(contributions in basis points and percent)

Source: Bloomberg, ECB, ECB calculations.[1]

ECB staff counterfactual simulations indicate that absent our measures, GDP-weighted euro area 10-year government bond yields would, at present, be about 154 basis points higher and lending rates to NFCs about 68 basis points higher. ECB staff estimates indicate that our measures are contributing to an increase in euro area GDP of around 1.7%, cumulatively over the period 2016-2019 (see Chart 2) – well above monetary policy’s contribution to the two previous euro area recoveries in 2003Q2-2006Q4 and 2009Q3-2011Q3.

Chart 2a: Real GDP growth: actual, baseline projection and counterfactual without policy contribution

(year on year percentage change)

Chart 2b: HICP inflation: actual, baseline projection and counterfactual without policy contribution

(year on year percentage change)

Sources: ECB computations, SAPI Task Force, September 2017 MPE, BMEs.[2]

Looking ahead, the latest ECB staff projections continue to expect domestic demand to remain the key driver of euro area growth. Annual real GDP is projected to increase by 2.2% in 2017, 1.8% in 2018 and 1.7% in 2019. The risks to the growth outlook are broadly balanced. According to the latest IMF WEO projections, euro area real GDP is expected to grow by 2.1% in 2017 before moderating to 1.9% in 2018 and 1.7% in 2019, which is in line with the ECB projections.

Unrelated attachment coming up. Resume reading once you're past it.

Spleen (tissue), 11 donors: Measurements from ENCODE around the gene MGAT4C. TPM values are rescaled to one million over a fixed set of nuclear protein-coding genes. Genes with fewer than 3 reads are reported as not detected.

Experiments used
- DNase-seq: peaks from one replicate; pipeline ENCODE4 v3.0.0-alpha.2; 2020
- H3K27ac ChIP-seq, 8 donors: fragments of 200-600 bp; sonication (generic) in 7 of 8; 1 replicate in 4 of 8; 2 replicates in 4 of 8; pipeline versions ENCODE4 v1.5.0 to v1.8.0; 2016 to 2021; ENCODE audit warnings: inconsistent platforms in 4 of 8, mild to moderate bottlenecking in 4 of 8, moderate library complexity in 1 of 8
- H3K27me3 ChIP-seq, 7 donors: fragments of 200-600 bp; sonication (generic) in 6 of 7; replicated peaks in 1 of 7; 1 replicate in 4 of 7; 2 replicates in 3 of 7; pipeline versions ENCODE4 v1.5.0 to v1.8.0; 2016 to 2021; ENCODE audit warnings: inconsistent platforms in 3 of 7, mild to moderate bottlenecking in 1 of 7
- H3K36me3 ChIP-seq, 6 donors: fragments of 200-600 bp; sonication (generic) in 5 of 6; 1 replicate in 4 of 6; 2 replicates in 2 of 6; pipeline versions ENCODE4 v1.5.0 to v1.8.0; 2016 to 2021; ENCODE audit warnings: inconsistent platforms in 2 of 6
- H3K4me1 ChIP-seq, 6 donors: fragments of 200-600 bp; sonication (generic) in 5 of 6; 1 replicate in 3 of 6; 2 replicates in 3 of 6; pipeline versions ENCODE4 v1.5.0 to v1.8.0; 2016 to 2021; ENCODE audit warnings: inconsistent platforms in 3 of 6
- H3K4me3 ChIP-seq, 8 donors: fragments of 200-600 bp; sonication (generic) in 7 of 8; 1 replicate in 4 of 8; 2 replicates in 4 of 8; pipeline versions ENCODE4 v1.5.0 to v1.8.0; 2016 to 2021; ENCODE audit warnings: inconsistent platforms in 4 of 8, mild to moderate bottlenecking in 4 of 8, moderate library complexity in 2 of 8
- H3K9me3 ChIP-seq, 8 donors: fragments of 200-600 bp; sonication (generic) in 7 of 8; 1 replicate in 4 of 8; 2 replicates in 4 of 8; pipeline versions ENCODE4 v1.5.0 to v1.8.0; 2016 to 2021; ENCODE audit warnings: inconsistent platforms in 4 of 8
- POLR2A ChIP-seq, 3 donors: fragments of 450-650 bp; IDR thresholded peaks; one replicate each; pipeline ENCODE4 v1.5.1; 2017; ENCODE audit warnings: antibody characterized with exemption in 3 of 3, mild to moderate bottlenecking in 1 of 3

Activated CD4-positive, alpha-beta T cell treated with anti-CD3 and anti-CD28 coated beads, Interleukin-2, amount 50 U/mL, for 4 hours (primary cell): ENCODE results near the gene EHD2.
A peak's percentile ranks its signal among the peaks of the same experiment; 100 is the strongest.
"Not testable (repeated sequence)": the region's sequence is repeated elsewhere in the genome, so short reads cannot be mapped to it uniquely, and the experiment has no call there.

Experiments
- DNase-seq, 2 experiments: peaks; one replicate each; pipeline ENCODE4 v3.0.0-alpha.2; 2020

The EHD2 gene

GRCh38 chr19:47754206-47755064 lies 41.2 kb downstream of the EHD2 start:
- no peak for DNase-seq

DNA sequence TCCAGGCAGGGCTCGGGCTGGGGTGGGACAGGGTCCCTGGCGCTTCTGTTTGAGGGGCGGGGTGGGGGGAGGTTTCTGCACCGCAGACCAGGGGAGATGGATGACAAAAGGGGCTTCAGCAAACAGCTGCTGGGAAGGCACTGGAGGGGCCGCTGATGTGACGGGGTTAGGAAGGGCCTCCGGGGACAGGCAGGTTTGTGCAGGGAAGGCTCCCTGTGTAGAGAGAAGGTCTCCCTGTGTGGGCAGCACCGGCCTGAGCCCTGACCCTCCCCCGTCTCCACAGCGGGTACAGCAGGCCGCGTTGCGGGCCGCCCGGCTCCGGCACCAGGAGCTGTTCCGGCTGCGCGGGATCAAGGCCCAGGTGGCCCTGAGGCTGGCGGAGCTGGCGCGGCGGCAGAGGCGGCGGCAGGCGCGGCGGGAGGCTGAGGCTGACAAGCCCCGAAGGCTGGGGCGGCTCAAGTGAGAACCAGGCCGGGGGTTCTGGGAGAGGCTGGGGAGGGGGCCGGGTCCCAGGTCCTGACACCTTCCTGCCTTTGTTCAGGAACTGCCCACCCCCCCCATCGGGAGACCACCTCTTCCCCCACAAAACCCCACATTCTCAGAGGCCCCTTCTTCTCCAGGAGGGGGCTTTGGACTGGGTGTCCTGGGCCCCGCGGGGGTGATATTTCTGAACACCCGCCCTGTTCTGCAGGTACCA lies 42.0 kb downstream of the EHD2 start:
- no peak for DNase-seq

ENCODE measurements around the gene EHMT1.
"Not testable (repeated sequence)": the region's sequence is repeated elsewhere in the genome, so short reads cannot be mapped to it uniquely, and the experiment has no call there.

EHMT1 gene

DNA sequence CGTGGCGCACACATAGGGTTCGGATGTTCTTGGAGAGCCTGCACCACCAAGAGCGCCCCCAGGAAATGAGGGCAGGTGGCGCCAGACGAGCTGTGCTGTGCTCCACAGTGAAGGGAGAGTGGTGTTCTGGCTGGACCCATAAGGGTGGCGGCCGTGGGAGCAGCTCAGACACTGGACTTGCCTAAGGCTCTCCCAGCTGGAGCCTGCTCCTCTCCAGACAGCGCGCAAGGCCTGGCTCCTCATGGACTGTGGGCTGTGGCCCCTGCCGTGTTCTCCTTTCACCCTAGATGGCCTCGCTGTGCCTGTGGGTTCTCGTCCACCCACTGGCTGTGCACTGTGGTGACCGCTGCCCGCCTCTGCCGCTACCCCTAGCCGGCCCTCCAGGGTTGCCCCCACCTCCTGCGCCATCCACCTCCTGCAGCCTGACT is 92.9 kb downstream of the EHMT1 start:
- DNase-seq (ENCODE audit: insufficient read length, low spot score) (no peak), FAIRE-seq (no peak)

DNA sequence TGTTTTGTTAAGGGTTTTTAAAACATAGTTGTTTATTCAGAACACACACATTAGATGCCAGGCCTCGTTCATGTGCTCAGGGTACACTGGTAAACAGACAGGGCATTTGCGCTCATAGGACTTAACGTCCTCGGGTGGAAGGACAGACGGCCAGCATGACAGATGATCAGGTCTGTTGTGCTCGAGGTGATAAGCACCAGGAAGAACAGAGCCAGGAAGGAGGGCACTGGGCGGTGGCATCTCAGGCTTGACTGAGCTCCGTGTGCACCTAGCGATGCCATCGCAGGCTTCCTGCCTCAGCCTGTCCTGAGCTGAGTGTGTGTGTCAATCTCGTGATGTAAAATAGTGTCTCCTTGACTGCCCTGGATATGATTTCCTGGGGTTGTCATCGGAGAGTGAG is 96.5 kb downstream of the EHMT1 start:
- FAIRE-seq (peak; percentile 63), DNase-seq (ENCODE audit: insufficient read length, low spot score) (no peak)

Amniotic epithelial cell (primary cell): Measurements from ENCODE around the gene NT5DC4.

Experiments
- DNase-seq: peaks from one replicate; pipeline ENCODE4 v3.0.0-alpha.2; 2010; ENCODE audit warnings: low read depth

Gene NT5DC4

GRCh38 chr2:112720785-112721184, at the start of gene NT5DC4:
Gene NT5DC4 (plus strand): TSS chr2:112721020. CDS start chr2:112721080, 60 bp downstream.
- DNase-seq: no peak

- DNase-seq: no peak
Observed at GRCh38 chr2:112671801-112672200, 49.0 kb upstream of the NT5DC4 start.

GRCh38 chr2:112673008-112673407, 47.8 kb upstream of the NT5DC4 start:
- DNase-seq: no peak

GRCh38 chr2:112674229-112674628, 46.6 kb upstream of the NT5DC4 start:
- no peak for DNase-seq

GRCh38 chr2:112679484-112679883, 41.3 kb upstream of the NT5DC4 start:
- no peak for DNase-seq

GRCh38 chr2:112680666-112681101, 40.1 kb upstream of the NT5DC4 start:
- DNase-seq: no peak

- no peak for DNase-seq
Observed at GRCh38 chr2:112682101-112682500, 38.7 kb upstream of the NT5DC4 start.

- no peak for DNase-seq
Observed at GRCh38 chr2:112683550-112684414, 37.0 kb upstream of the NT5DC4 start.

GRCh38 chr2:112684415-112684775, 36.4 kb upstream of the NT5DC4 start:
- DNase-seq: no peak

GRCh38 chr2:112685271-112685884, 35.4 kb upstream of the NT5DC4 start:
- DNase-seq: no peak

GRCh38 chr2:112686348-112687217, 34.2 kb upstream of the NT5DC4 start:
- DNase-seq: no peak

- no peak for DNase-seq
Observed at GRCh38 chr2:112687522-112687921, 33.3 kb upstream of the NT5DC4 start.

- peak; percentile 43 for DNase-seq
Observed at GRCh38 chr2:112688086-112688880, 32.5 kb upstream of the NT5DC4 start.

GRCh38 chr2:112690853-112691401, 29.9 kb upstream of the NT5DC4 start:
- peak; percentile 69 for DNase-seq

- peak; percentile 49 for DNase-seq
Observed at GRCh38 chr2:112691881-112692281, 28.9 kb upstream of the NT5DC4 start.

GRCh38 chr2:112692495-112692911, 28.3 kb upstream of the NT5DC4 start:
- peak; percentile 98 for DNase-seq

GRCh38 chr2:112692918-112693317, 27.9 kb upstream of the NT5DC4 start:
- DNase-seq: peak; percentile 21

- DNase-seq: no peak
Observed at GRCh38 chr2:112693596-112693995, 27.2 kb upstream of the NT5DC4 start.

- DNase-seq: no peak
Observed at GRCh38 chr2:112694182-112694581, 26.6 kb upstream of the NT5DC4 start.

Table 1: Comparison of forecasts for euro area real GDP growth

(annual percentage changes)

There are reasons to believe that the strengthening of economic activity, which so far has been significantly supported by accommodative monetary policy, will progressively be supported by more structural factors. Euro area governments have undertaken substantial policy actions and reforms to redress pre-crisis related macroeconomic imbalances and increase economic resilience.[3] For instance, euro area countries which had previously experienced large current account deficits are now in surplus. Moreover, both ECB staff and IMF estimates indicate that the largest driver of this adjustment is non-cyclical in nature, which implies a higher likelihood of sustainability as the recovery continues. Additionally, business cycle synchronisation across euro area countries has increased in recent years.[4] Finally, most countries that had large budget deficits have now positive primary surpluses. In sum, the euro area is now in a better state to withstand future economic or financial shocks.

Despite robust growth dynamics, inflation developments have been subdued. Euro area headline inflation stood at 1.5% in September 2017, according to Eurostat’s flash estimate and is expected to temporarily decline towards the turn of the year owing to energy-related base-effects. Measures of underlying inflation have not yet showed convincing signs of a sustained upward trend (see Chart 3).

Chart 3: Measures of underlying inflation

(annual percentage changes)

Sources: Eurostat and ECB calculations[5].